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Boundaries vs Indifference

Posted by Kalamatianos on January 6, 2004, at 5:04:01

Practically speaking, for adults, the opposite of love is not hate. The opposite of love is indifference. I don't make up this stuff. Perhaps I have been visited by space aliens.

Nevertheless, read what I have read and study what I have studied and what I say about indifference holds true. Also, I was clear in my earlier post that the indifference would be suffered by the clients being treated, not actually the feelings of the T. So from the eyes of the beholders, they may feel like their T is aloof, cold, discompassionate, and apathetic, no matter whether the T is or not. Boundaries don't have to evoke indifference even if the T would be better off that way with clients legally.

OBTW, children really don't get things right. To a child the opposite of love is hate, but children are obligated to their dependency objects and thus can only traffic in approval. Love = caring without obligation. Unfortunately we have tooooo many meanings for the word love in English.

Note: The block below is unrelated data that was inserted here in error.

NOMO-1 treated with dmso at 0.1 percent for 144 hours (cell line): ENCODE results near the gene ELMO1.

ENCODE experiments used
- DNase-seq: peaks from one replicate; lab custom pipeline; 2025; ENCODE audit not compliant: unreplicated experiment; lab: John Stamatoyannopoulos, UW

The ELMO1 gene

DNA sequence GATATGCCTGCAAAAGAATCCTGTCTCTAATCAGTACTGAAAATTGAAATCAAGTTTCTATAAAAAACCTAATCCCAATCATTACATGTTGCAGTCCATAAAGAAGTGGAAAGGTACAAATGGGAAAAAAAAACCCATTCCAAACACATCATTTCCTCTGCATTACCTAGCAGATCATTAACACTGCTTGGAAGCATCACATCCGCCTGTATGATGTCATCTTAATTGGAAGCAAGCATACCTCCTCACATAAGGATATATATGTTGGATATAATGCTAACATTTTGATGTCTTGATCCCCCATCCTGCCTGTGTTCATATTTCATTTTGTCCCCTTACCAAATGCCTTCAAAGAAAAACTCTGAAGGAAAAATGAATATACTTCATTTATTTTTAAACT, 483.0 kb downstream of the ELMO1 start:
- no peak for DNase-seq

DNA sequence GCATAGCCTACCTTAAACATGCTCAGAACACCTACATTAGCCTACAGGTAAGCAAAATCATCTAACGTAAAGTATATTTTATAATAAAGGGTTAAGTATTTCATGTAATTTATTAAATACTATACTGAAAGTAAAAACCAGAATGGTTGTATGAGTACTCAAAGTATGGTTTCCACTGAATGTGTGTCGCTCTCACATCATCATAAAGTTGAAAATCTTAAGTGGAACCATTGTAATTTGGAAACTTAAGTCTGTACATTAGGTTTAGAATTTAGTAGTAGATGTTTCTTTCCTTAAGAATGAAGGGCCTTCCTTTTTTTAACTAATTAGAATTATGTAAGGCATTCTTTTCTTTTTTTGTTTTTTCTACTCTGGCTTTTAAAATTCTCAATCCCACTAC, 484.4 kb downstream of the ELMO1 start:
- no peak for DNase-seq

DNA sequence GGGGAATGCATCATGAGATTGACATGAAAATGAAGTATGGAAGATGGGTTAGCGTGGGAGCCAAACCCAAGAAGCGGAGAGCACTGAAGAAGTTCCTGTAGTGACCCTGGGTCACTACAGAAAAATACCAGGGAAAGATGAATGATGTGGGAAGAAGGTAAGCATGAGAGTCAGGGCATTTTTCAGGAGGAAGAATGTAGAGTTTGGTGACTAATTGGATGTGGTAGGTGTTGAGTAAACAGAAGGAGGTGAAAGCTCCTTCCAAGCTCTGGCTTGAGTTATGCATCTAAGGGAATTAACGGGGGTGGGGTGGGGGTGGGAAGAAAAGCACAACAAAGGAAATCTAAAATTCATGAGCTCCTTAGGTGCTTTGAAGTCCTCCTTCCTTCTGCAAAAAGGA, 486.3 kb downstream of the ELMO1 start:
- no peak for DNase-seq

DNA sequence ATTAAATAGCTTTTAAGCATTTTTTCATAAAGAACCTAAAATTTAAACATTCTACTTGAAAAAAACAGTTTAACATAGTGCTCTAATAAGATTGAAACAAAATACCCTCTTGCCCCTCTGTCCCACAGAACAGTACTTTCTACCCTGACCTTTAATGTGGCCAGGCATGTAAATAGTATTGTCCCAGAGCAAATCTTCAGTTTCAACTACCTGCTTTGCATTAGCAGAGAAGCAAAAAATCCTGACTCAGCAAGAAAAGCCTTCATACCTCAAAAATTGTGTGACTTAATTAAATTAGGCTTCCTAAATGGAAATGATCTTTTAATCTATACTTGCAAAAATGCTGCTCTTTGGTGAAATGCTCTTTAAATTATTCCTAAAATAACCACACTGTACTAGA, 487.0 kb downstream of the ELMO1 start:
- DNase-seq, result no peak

But, czek it out. Children can care for a person or hate a person. They can't handle the complexities of options so its always either/or to a child. In contrast, adults get into trouble living strictly by either/or standards. Childhood is "rules based". Adulthood is "options based".

Life is complicated and adults are wired to handle the complexities, whereas children aren't. So adults who act like children because everyone forget to tell them that adulthood was different than childhood, have messy inefficient lives full of strife.

Know anybody like that? I do. I was.

Also, when I discovered what it really meant to be an adult, I instantly knew I never wanted to be a child again. For instance, being able to conceptualize in 3 dimensions with true perspective and in full color is something I would miss as a child. 100 years ago, Piaget discovered this ability lacking in his children. Recently, neuro-scientists have identified the details of why this is.

I was 41 before I discovered this truth. Today I never look back fondly toward childhood.




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